With Memorial Day coming up, we reflect on those veterans in the greater Milwaukee area and nationwide who made the ultimate sacrifice. Here are some ideas on how to honor them locally this weekend as well as the remainder of the year.
Memorial Day Remembrance
City Beach, 324 W. Wisconsin Avenue (Oconomowoc) – Monday, May 28th
Join the City of Oconomowoc’s annual Memorial Day services, which begin at the Rhodee Memorial Band Shell at 10 a.m. The service includes a new special guest speaker every year from the U.S. Military. The band shell ceremony also includes music by the Oconomowoc American Legion Band, among other performers. Following the service, a combined representation of military service groups march through downtown, stopping at Veterans Bridge to present the colors and honor soldiers lost at sea by placing a wreath into the water. The procession then concludes at the Grave of the Unknown Soldier.
Wisconsin Veterans Museum
30 W. Mifflin Street (Madison)
Through their award-winning exhibits and programs, the Wisconsin Veterans Museum’s mission is to acknowledge, commemorate, and affirm the role of Wisconsin veterans in America, past and present. Established in 1901, the museum chronicles the American Civil War up through the Persian Gulf Conflict and holds events year-round, including golf outings, cocktail gatherings, and public tours. A full list of upcoming events at the museum are linked here.
World War I Memorial Flagpole
Northeast corner of North Prospect Avenue and Lincoln Memorial Drive (Milwaukee)
A bronze eagle sits atop the flagpole, made in 1932 by American artist Benjamin Franklin Hawkins. This statuesque monument honors the 750 Milwaukeeans who lost their lives while serving in World War I.
War Memorial Center
750 N. Lincoln Memorial Drive (Milwaukee)
This shrine, “to honor the dead by serving the living,” was originally commissioned in 1950 and was finished seven years later. Its architect, Eliel Saarinen, passed away before it was completed, so his son, Eero, took over the project and brought it to life. With a design influenced by abstract geography, the western face of the building is adorned with a mosaic mural of more than one million pieces of marble and glass, created by Wisconsin artist Edmund Lewandowski.
Over the last sixty years, several memorials relating to specific conflicts have been added to the site, including memorials to Purple Heart recipients and those lost on or in response to September 11th. On Memorial Day, the city’s 153rd Memorial Day Parade will take place, starting on 4th and Wisconsin, and ending at the War Memorial Center.
Spanish-American War Memorial
Wisconsin Avenue, between 9th and 10th Streets (Milwaukee)
Located at Milwaukee’s Court of Honor near the Milwaukee Public Library, this bronze figure depicts a uniformed soldier with a rifle in hand and an ammunition belt around his waist. This statue was dedicated in 1932, and was made by Wisconsin artist Ferdinand Koenig.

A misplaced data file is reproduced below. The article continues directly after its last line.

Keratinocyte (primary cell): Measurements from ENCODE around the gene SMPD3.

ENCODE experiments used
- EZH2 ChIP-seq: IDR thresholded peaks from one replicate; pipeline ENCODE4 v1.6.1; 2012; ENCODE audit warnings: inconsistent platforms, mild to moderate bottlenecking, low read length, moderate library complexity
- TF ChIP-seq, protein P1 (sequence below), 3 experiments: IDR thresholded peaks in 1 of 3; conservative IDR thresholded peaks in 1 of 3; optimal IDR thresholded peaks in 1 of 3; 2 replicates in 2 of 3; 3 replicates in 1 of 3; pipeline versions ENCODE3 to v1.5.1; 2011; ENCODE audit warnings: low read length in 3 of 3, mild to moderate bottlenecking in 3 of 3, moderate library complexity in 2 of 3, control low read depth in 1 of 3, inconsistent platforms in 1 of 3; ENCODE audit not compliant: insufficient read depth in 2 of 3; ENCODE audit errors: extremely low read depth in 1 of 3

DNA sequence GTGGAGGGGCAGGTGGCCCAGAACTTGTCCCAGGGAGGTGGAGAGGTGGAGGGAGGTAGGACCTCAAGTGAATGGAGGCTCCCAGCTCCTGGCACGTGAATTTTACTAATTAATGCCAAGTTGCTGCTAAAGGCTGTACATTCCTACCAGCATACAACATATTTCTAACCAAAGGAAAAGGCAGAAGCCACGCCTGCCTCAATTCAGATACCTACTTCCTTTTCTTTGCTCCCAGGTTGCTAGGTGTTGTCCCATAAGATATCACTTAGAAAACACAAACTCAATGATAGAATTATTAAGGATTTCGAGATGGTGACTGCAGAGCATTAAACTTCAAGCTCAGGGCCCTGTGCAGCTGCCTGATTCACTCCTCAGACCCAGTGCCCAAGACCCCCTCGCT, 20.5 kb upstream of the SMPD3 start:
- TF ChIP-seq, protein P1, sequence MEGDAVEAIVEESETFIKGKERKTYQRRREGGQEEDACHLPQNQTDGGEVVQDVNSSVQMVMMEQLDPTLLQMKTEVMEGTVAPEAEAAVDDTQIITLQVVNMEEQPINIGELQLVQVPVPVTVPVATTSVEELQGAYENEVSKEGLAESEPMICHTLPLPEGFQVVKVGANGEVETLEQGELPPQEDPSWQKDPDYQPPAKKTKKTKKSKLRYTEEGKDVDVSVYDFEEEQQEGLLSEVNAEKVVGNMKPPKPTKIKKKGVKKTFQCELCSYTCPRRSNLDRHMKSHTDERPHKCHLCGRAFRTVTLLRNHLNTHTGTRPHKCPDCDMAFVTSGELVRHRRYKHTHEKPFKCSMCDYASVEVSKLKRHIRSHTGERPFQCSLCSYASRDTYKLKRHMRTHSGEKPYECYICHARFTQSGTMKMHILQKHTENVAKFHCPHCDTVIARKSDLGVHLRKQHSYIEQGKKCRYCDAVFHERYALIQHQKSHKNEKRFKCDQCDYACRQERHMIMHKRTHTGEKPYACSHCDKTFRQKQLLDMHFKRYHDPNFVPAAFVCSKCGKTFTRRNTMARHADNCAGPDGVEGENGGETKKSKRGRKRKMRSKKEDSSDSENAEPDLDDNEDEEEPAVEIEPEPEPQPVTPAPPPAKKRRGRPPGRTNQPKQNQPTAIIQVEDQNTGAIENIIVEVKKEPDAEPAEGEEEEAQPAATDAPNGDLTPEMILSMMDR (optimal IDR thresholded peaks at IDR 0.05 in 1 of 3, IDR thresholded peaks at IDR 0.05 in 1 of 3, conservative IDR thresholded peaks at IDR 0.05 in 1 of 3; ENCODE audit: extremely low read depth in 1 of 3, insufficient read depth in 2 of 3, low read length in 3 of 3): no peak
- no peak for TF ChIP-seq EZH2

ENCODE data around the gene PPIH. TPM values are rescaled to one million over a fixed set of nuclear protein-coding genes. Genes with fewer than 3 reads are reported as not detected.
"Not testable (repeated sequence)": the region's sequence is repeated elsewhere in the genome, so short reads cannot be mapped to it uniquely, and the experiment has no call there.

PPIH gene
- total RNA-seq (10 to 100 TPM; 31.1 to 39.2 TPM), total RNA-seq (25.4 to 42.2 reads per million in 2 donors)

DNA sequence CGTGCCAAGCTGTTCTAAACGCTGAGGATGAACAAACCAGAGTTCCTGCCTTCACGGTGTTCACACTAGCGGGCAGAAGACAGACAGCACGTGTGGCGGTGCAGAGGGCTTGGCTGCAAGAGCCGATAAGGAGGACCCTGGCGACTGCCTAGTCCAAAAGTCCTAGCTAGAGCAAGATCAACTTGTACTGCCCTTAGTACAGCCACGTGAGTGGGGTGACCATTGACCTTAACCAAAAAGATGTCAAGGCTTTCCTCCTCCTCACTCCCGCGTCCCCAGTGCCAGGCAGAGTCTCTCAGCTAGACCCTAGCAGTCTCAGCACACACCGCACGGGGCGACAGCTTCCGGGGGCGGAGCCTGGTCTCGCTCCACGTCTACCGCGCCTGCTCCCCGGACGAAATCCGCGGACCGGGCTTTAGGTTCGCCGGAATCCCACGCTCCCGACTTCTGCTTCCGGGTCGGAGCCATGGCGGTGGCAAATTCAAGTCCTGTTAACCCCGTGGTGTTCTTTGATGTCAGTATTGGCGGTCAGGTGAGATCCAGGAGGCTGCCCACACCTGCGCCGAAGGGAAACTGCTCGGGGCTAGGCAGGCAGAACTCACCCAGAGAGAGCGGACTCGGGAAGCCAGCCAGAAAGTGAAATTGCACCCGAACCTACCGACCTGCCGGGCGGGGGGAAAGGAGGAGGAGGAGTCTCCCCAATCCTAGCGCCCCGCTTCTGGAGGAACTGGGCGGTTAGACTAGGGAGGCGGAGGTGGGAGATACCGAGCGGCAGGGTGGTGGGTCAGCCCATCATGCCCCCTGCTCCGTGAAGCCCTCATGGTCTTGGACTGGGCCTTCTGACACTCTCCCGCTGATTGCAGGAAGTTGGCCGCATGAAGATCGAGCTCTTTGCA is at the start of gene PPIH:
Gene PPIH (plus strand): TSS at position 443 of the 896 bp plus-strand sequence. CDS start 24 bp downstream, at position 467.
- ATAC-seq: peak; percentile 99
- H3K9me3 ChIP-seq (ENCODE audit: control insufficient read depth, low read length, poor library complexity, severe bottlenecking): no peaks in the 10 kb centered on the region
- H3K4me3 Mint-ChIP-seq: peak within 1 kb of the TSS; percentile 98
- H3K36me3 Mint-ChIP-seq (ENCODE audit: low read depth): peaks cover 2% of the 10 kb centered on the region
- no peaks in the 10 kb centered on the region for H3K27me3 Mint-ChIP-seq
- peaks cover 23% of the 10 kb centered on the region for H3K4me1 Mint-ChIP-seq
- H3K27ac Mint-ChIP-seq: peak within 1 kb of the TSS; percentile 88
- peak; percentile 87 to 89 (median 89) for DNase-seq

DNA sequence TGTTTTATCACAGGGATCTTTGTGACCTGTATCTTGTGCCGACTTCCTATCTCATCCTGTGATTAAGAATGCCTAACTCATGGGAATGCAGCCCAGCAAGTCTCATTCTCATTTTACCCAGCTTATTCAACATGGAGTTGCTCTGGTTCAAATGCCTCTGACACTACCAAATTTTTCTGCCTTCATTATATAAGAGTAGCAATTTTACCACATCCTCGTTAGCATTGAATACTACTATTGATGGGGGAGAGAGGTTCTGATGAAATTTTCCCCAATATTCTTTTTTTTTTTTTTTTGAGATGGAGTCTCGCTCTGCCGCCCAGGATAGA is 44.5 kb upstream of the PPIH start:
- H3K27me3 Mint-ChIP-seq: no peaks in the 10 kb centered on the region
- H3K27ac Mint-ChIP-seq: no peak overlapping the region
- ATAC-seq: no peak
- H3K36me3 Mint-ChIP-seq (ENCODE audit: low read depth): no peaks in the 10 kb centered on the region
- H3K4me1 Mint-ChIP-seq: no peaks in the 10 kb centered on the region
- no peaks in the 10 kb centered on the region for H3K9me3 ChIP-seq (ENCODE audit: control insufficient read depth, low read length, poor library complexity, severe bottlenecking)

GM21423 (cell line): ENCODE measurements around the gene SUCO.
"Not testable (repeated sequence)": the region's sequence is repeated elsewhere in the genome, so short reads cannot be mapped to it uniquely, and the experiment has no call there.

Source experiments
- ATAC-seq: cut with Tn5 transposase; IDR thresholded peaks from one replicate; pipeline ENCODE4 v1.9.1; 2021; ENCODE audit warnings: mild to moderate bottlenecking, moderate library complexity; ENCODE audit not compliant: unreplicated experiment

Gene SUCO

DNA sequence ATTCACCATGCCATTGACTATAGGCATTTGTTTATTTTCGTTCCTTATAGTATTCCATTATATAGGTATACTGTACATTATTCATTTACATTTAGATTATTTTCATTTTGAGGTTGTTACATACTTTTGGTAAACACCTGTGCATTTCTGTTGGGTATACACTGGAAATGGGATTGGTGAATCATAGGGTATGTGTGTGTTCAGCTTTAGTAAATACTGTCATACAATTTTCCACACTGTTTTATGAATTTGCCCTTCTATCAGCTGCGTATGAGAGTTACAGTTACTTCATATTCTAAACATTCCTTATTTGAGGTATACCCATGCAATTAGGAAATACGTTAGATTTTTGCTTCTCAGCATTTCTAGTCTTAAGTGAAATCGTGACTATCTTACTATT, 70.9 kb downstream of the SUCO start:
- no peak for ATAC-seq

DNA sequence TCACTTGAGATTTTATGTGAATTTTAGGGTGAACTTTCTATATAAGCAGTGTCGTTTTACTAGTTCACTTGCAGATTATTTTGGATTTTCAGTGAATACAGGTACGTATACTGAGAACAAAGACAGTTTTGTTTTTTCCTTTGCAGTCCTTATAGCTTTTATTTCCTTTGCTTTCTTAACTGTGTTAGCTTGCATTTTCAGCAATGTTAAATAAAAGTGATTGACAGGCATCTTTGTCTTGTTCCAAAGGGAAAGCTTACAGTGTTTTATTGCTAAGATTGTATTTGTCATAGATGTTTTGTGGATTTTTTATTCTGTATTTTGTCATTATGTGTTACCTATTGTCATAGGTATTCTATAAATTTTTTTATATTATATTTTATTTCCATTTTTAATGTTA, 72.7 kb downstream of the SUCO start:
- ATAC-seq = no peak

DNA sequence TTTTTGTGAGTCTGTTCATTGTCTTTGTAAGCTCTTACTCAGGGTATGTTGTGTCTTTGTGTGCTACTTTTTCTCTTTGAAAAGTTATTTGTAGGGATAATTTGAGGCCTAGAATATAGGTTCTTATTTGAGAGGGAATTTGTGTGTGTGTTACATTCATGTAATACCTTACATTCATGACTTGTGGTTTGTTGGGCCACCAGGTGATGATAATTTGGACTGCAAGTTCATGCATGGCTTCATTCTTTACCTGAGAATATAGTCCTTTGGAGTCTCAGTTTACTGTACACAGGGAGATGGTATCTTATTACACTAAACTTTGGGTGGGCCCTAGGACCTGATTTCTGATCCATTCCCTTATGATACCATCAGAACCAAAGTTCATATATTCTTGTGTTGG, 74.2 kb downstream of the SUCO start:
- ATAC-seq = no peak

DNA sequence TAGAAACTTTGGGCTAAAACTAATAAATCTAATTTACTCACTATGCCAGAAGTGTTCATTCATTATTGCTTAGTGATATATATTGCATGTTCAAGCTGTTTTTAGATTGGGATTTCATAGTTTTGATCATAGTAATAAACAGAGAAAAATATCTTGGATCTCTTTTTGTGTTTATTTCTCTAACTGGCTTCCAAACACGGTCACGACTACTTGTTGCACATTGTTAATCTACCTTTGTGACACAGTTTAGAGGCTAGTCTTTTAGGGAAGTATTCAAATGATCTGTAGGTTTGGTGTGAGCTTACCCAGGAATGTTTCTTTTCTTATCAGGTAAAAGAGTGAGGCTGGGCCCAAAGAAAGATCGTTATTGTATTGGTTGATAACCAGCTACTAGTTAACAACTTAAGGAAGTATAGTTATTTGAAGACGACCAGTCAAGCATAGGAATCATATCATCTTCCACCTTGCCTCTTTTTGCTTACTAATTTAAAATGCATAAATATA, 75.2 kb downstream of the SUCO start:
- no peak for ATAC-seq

Miller Valley Veterans Memorial
Miller Brewing Company Visitor’s Center, 4251 W. State Street (Milwaukee)
The Miller Valley Veterans Memorial is the most recent public art piece in honor of fallen soldiers on this list. When it was erected in 2010, Miller Brewery suspended production for two hours to facilitate employee participation in the dedication event. Workers who had served in the military were recognized with a commemorative coin that day. Featuring a bronze eagle sculpture atop three beer barrels, this memorial also honors the six brewery workers killed in action during World War II.
Holocaust Memorial & Arthur Grossman Collection
Jewish Museum Milwaukee, 1360 N. Prospect Avenue (Milwaukee)
Milwaukee artist and stonecutter Claire Lieberman created the Holocaust Memorial piece with granite, brick and steel in 1983. While dedicated to the six million victims of the holocaust, this is also a powerful monument for reflection on the American soldiers who gave all during World War II.
The nephew of Arthur Grossman, a Milwaukee WWII soldier, has donated letters Arthur wrote during his service to Jewish Museum Milwaukee. Arthur died in battle in 1944, received the Silver Star posthumously, and is buried at St. James Military Cemetery in France.
Homecoming Events for Stars and Stripes Honor Flight
Mitchell Airport (Milwaukee) – Various Dates
The Stars and Stripes Honor Flight provides trips to Washington, DC war memorials for those who have served in WWII, Korea, and Vietnam (and those who have served in other wars, who are terminally ill). Upon their arrival home, families and the general public are encouraged to welcome them home with signs, cheers, and hugs. It’s a great way to thank a veteran for their service and put an exclamation point on their incredible journey home from DC. For upcoming dates and flights, consult the group’s website.
Do you have any additional ways you like to honor our fallen heroes? Maybe there is someone in your family or a friend you’d like to pay tribute to? We’d love to hear your story!